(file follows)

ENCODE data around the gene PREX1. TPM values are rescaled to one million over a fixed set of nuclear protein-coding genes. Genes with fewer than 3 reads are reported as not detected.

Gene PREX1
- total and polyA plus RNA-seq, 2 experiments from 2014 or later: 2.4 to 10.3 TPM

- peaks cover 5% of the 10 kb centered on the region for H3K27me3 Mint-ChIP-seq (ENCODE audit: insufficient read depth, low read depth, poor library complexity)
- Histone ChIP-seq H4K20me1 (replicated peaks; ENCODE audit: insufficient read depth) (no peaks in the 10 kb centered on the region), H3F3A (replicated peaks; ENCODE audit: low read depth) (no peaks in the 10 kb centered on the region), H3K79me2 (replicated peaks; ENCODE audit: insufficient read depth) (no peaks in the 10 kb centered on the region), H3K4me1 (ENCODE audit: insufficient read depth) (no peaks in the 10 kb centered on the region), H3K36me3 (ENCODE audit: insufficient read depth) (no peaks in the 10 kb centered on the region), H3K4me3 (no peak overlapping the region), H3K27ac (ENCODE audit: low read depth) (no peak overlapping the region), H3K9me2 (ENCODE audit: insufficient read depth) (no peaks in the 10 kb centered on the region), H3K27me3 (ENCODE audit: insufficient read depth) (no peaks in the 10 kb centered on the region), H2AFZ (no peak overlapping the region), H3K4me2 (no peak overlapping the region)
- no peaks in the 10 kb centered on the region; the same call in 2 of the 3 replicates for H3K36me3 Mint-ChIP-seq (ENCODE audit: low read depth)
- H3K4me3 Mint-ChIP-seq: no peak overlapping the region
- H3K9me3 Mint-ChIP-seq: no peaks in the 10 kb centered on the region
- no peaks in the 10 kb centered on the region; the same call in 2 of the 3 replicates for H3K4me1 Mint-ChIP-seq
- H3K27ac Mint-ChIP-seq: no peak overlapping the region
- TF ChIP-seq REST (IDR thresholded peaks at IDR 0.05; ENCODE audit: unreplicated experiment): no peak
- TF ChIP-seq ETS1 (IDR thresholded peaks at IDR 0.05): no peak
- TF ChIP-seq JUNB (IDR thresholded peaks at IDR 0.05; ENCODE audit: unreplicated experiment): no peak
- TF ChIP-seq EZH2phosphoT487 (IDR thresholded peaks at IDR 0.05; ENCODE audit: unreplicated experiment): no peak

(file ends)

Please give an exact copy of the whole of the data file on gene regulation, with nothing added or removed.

ENCODE data around the gene PREX1. TPM values are rescaled to one million over a fixed set of nuclear protein-coding genes. Genes with fewer than 3 reads are reported as not detected.

Gene PREX1
- total and polyA plus RNA-seq, 2 experiments from 2014 or later: 2.4 to 10.3 TPM

- peaks cover 5% of the 10 kb centered on the region for H3K27me3 Mint-ChIP-seq (ENCODE audit: insufficient read depth, low read depth, poor library complexity)
- Histone ChIP-seq H4K20me1 (replicated peaks; ENCODE audit: insufficient read depth) (no peaks in the 10 kb centered on the region), H3F3A (replicated peaks; ENCODE audit: low read depth) (no peaks in the 10 kb centered on the region), H3K79me2 (replicated peaks; ENCODE audit: insufficient read depth) (no peaks in the 10 kb centered on the region), H3K4me1 (ENCODE audit: insufficient read depth) (no peaks in the 10 kb centered on the region), H3K36me3 (ENCODE audit: insufficient read depth) (no peaks in the 10 kb centered on the region), H3K4me3 (no peak overlapping the region), H3K27ac (ENCODE audit: low read depth) (no peak overlapping the region), H3K9me2 (ENCODE audit: insufficient read depth) (no peaks in the 10 kb centered on the region), H3K27me3 (ENCODE audit: insufficient read depth) (no peaks in the 10 kb centered on the region), H2AFZ (no peak overlapping the region), H3K4me2 (no peak overlapping the region)
- no peaks in the 10 kb centered on the region; the same call in 2 of the 3 replicates for H3K36me3 Mint-ChIP-seq (ENCODE audit: low read depth)
- H3K4me3 Mint-ChIP-seq: no peak overlapping the region
- H3K9me3 Mint-ChIP-seq: no peaks in the 10 kb centered on the region
- no peaks in the 10 kb centered on the region; the same call in 2 of the 3 replicates for H3K4me1 Mint-ChIP-seq
- H3K27ac Mint-ChIP-seq: no peak overlapping the region
- TF ChIP-seq REST (IDR thresholded peaks at IDR 0.05; ENCODE audit: unreplicated experiment): no peak
- TF ChIP-seq ETS1 (IDR thresholded peaks at IDR 0.05): no peak
- TF ChIP-seq JUNB (IDR thresholded peaks at IDR 0.05; ENCODE audit: unreplicated experiment): no peak
- TF ChIP-seq EZH2phosphoT487 (IDR thresholded peaks at IDR 0.05; ENCODE audit: unreplicated experiment): no peak